Remembering Jewel Kats (1978 – 2016)
by Victor R. Volkman, President
Loving Healing Press, Inc.
Jewel came to me in 2009 with a pitch for a vastly under-served area of great personal importance to her, specifically, treatment of abused girls in the South Asian immigrant community: a highly cloistered environment where you did not talk of such things, regardless of how often they happened. The book was “Reena’s Bollywood Dream: A Story About Sexual Abuse”. I am always clear about including a subtitle so parents know what they are getting. The purpose of this book, like others we had published before, was to make sure the child knows that the abuse was not their fault, that they are not the only one in the world to have this happen, and the importance of reporting all inappropriate contacts.
Her major mission, helping children cope with disabilities and normalize them in society, started with her most heartfelt project “Cinderella’s Magical Wheelchair” and together we envisioned the “Fairy Abilities Tales” where each book would rewrite a cherished fable, but with a fully empowered protagonist who just happened to have a disability. As time went on we tackled cerebral palsy, autism, and vitiligo. We were in the planning stages of visually impaired Little Red Riding Hood when Jewel’s health took a turn for the worse — among other things her own vision declined into legally blind. But she had the kind of heart that could turn the most foul turn of fate into an asset.
Even reading the manuscripts could bring tears to my eyes — the sheer pluck of the hero/heroine and nobility of spirit, starting from a situation where most of us would just give up. That was the case in The Princess Panda Tea Party, my eyes are welling up as I write it, where the girl in the orphanage with cerebral palsy, the butt of jokes, with the clumsiness that comes with the disease, by sheer willpower and faith learns the manners and skills required to put on a tea party for the visiting royalty.
Jewel’s generosity of spirit also showed in her helping to develop illustrators along with her work. The early books used up and coming watercolor artist Richa Kinra. The later books allowed her the freedom to cultivate brand new artists in their field to help them find their voice as well. Most recently, her innovative collaborations with Claudia Marie Lenart, an American fiber artist, helped create an astonishingly beautiful 3-D look for the illustrations of Hansel and Gretel: A Fairy Tale with a Down Syndrome Twist. While some critics claimed that Hansel went too far beyond his Down Syndrome disability, that is an argument you would never hear from Jewel where purity of spirit and courage carry the day. For Jewel, the Fairy Tale was a mechanism where we could show our ideal selves: heroic, kind, forgiving, and above all gracious Soon to be released, the groundbreaking “Jenny and Her Dog Both get Cancer” brings Jewel’s love of animals to the forefront in a way that brings this difficult subject home to children.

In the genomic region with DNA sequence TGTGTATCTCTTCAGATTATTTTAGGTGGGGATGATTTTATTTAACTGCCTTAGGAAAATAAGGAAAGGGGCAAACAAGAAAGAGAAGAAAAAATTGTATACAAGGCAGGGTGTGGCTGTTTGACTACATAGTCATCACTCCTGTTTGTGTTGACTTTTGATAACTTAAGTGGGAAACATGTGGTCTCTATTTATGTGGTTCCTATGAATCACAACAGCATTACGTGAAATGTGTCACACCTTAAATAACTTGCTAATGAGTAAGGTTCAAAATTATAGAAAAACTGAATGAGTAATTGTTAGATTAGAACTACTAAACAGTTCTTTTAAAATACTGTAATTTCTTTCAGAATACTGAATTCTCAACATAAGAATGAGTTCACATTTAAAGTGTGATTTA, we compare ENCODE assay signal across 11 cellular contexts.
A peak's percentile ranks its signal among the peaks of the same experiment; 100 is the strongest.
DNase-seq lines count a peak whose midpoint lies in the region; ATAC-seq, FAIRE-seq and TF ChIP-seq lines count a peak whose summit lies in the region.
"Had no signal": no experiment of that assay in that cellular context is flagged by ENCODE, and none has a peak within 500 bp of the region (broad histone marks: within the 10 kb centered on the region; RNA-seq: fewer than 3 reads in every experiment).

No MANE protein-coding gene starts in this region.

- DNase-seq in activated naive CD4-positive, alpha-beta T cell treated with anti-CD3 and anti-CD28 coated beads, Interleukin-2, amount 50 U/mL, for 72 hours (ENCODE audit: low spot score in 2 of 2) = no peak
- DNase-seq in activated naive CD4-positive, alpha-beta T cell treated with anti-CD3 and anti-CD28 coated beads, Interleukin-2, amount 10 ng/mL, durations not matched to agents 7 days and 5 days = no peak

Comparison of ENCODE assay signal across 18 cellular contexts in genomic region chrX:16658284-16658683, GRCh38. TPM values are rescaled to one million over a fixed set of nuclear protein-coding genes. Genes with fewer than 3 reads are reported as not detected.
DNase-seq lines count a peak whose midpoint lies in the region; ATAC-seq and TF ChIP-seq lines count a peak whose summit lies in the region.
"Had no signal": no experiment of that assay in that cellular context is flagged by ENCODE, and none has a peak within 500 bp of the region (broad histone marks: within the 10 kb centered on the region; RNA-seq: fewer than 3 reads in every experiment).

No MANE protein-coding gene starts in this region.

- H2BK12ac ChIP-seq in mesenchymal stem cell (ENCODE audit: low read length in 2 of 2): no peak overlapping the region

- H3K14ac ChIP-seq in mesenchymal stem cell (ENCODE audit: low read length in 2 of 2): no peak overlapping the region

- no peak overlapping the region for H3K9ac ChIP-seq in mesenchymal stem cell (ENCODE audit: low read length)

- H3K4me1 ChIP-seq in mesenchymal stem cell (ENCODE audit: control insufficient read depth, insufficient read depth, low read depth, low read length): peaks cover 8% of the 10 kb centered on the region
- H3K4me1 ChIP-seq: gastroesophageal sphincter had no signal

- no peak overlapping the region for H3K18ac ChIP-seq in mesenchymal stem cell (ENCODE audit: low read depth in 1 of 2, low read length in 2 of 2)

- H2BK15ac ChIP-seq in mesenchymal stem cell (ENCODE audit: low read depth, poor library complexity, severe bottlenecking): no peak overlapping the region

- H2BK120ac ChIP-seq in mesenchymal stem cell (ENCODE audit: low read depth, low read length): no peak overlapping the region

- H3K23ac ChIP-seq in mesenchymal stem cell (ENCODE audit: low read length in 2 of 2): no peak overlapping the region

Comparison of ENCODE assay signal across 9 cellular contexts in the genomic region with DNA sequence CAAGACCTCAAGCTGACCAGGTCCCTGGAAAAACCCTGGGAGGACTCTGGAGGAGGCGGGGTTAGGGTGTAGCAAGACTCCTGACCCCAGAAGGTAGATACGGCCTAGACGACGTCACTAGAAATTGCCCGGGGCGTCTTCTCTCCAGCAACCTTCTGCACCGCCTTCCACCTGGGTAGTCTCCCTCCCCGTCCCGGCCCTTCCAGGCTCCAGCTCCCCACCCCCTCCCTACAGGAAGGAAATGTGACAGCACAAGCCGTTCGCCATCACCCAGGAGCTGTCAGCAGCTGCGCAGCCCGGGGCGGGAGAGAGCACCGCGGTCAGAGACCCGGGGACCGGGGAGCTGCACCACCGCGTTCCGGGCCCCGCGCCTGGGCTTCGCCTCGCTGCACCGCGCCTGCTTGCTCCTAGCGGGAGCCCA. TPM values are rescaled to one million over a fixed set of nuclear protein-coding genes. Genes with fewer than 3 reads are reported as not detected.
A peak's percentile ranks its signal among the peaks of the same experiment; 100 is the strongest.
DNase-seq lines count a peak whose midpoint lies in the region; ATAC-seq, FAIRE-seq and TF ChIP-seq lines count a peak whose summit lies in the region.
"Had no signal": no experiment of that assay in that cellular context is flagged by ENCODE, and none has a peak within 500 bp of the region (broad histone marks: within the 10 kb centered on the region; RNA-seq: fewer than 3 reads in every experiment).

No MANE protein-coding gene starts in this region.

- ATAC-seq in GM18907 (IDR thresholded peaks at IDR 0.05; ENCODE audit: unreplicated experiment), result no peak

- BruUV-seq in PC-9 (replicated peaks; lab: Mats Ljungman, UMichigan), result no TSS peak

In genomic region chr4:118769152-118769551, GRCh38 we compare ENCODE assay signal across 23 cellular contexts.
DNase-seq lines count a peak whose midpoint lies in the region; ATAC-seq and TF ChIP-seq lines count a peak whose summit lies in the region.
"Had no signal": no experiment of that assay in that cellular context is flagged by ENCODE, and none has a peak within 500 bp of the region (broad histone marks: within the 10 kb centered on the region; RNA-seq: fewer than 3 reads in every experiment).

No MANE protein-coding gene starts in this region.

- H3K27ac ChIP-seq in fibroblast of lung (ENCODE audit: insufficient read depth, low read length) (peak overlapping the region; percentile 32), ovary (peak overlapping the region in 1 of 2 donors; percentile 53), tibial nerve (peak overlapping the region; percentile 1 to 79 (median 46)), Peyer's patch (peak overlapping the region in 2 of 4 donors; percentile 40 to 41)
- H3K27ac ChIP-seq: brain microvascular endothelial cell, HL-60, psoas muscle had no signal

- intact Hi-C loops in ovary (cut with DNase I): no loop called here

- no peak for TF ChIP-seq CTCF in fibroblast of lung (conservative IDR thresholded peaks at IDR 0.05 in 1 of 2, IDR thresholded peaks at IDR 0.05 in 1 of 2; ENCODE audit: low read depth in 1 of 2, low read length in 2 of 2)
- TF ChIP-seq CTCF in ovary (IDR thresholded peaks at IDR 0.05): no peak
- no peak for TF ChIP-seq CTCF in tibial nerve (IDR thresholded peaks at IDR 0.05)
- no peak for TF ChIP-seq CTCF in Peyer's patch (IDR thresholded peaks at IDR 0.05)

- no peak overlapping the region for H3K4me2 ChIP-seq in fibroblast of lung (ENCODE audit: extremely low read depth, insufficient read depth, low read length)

While Jewel styled herself as a “diva” and could be bossy up to a point, there was no one more generous and thoughtful with her time and attention. At a book event, she would be sure to make sure that any child with a disability got extra special attention and would find her inner princess powers. It’s hard to judge the impact of someone else in your life until they’re gone: a sad fact of life. Today I checked my outgoing mailbox and it shows that I sent 1,736 replies to emails to Jewel Kats since she first contacted me. I have to say that’s how the Diva-esque part impacted me, but since she called me “Dear Editor”, how could I not respond? Some days we would exchange up to 8 emails. It could be exhausting but it was always, always in service of making a better product, getting more exposure, and making a bigger difference in the world.
One of Jewel’s core beliefs was that ALL girls can be a Princess. Why not? It doesn’t matter what shape you are, what you can or can’t do, what color your skin is, how well you speak, every girl was a Princess in her eyes and that brings me the tears again. Childhood can be a cruel place and she was dealt an awful hand with her childhood car accident that brought chronic pain to her every day and declining mobility, but STILL she would volunteer to read stories to children at the hospital which had held her prisoner for so many months. She was that kind of person, who would bring a girl with cerebral palsy backstage for a personal meet and greet, and that girl would be a princess for all time.
I want her to be remembered for all that and more.
Michelle Meera Katyal (a.k.a. Jewel Kats) was pronounced dead on January 7th, 2016. The official cause of death is listed as complications following surgery in October 2015 to repair a bowel obstruction. She had two decades history of struggling with gastro-intestinal disorders and was frequently hospitalized for it. Jewel also had struggled with an eating disorder.